From: firstname.lastname@example.org (Terrell D. Drinkard) Organization: Boeing Commercial Airplane Group Date: 01 Dec 93 20:47:31 PST References: 1 2
View raw article or MIME structure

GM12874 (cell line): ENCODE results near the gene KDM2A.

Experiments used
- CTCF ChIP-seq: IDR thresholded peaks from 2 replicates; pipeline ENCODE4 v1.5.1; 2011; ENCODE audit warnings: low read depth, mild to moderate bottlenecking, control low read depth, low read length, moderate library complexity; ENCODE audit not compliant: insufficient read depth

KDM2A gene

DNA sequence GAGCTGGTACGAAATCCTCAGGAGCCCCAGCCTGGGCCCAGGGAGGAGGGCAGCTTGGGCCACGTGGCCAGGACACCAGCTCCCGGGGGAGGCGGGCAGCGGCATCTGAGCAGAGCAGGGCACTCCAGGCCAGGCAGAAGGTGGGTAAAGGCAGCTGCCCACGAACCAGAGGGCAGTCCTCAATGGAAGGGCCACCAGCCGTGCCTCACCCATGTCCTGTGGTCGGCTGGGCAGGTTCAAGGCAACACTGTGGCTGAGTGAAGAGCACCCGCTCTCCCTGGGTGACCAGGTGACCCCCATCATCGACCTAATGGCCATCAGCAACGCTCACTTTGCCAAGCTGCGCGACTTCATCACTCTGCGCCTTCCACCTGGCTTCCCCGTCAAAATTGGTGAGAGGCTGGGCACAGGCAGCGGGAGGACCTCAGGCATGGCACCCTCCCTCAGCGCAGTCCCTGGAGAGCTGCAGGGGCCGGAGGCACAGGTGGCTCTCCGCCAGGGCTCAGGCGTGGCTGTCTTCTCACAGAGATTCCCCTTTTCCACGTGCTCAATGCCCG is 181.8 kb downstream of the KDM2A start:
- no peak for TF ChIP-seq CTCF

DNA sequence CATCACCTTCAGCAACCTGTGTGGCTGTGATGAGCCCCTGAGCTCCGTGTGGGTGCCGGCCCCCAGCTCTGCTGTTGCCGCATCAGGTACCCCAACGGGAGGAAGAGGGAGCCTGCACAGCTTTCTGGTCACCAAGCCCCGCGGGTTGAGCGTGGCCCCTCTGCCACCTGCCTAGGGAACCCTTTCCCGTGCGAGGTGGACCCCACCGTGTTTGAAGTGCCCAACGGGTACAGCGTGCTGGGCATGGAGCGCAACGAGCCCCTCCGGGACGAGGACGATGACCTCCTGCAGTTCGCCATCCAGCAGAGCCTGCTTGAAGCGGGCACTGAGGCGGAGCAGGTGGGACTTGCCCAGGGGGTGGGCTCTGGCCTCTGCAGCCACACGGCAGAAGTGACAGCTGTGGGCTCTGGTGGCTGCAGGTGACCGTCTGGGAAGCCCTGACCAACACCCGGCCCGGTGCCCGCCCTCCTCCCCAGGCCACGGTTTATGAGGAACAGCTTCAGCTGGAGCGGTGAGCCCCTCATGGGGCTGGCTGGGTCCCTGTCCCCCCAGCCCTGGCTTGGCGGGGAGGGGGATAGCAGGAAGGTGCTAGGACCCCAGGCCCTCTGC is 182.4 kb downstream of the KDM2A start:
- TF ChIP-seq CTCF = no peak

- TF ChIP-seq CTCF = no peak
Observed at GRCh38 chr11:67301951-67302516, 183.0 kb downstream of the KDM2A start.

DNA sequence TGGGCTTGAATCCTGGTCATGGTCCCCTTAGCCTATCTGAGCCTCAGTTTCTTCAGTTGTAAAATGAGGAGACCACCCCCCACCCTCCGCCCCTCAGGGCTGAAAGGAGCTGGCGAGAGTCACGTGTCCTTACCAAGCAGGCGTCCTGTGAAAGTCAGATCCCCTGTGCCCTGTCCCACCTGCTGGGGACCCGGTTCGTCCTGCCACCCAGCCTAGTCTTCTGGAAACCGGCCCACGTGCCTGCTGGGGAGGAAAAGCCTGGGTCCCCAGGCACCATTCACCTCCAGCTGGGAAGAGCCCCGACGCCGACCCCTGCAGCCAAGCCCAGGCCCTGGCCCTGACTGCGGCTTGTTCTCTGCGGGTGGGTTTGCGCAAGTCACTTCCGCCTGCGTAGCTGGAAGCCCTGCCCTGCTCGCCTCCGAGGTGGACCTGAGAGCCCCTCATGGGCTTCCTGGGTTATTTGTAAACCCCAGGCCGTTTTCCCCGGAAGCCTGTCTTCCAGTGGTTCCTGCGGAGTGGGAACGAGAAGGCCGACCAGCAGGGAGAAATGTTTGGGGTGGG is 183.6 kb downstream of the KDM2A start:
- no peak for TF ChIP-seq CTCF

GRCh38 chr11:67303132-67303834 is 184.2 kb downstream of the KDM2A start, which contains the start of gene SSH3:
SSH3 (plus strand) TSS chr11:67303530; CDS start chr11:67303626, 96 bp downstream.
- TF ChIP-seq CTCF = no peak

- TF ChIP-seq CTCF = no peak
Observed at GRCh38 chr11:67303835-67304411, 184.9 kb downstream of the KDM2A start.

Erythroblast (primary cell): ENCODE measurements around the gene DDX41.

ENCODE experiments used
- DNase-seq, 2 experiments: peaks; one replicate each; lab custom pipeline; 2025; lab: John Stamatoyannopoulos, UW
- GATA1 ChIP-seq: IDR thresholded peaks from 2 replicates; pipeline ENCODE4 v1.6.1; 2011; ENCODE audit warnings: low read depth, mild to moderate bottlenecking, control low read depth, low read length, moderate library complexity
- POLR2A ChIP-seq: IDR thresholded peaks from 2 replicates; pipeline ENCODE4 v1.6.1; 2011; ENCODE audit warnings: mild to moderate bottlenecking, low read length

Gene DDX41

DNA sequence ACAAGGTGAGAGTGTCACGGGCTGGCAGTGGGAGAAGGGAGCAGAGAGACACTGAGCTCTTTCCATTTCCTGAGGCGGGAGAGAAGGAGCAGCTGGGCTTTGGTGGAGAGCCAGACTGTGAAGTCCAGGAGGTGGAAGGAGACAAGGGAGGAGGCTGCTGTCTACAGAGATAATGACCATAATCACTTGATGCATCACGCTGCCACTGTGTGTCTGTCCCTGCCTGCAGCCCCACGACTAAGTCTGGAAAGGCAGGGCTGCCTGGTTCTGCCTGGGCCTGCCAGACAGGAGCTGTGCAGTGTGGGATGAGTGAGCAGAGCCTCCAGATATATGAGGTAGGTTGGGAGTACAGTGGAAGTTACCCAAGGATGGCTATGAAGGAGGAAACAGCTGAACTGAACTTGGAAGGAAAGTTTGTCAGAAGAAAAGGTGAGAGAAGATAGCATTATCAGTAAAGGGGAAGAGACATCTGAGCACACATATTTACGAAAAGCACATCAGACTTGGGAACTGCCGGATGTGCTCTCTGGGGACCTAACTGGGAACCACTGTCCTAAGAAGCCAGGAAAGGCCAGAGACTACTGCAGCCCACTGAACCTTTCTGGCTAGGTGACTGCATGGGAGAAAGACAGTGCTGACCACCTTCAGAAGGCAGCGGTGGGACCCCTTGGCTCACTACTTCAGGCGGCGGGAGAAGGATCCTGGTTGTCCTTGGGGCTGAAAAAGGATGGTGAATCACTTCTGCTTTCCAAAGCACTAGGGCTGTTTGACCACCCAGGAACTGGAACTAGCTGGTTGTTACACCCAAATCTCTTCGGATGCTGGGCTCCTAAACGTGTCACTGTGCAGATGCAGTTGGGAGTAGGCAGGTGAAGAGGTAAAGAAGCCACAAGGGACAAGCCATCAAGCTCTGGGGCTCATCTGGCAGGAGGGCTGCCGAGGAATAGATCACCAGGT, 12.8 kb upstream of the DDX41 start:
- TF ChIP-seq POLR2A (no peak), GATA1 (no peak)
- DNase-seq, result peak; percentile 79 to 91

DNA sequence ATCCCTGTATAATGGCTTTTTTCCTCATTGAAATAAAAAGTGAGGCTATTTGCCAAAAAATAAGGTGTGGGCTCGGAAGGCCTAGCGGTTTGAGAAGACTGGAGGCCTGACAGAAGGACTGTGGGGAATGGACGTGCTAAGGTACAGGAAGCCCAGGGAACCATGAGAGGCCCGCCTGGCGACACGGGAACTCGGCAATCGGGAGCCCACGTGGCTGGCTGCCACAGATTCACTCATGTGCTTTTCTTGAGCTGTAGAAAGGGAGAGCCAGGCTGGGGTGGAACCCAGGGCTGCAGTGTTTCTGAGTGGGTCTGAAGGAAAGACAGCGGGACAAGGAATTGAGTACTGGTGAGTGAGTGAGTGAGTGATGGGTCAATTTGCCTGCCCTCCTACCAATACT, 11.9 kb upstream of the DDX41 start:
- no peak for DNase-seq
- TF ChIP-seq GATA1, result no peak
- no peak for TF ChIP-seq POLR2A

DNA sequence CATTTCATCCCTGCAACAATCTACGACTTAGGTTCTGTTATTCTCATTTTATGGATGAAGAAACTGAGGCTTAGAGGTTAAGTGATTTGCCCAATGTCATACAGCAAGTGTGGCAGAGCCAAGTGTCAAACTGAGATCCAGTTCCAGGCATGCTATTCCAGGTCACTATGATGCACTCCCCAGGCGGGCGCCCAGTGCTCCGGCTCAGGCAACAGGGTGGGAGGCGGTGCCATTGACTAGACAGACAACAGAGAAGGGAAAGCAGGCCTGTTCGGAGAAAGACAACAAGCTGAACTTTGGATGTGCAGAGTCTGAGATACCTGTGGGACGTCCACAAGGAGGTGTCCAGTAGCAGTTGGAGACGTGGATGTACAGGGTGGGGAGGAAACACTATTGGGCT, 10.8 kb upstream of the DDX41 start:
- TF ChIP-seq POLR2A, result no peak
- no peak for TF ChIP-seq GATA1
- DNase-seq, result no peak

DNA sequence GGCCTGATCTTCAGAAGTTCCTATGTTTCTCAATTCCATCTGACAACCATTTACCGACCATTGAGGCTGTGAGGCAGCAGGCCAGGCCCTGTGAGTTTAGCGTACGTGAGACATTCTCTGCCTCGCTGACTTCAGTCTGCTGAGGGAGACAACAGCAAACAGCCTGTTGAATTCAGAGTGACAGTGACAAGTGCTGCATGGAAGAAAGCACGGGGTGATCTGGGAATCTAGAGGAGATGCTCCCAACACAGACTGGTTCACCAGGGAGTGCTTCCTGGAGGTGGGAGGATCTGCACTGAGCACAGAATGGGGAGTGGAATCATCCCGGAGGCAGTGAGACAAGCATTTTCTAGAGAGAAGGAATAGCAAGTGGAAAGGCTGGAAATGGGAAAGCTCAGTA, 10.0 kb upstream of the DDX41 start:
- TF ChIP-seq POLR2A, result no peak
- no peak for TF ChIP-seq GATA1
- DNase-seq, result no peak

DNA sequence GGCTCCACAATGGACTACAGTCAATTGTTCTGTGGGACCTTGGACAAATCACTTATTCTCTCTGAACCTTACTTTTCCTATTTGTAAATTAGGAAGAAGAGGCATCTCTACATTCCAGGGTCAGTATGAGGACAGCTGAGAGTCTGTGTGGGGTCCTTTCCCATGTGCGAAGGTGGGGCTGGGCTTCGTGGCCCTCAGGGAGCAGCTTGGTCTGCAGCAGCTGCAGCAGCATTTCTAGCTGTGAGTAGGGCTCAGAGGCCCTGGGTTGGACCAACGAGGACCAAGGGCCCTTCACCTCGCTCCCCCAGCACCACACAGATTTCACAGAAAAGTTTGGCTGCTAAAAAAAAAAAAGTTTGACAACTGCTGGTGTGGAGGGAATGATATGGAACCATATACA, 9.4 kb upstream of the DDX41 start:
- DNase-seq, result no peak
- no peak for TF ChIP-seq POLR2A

In article <email@example.com>, Michael Yip <firstname.lastname@example.org> wrote: >I remember that thickness of the runway is one thing but the >major factor really depends on the "distribution of weight" >over the wheels of the aircraft. The thickness of the runway depends primarily on the subgrade condition and the Aircraft Classification Number (ACN) of the planes the airport owners expect to serve. The more swamplike the subgrade, the thicker the runway needs to be to serve the same size airplane. ACN is a measure of weight distribution. The corresponding measure for the pavement is the PCN, or Pavement Classification Number. The higher the ACN, in general, the heavier the airplane. >I forgot where I read it but the distribution of weight on a >MD-80/DC-9 type of aircraft is not as even as, or not as "light" >as a 747. The 747 has more wheels to spread over its weight >while the MD-80/DC-9 has fewer to do the same. I'm not sure what you really mean, but the MD-80 has an ACN of 30 or below, and the venerable 747-400 has an ACN of over 60. This is not a trivial difference. There are some airports which must be very careful of where they allow 747s to operate because they are so heavy. LAX is an example that comes to mind. -- Terry email@example.com "Anyone who thinks they can hold the company responsible for what I say has more lawyers than sense."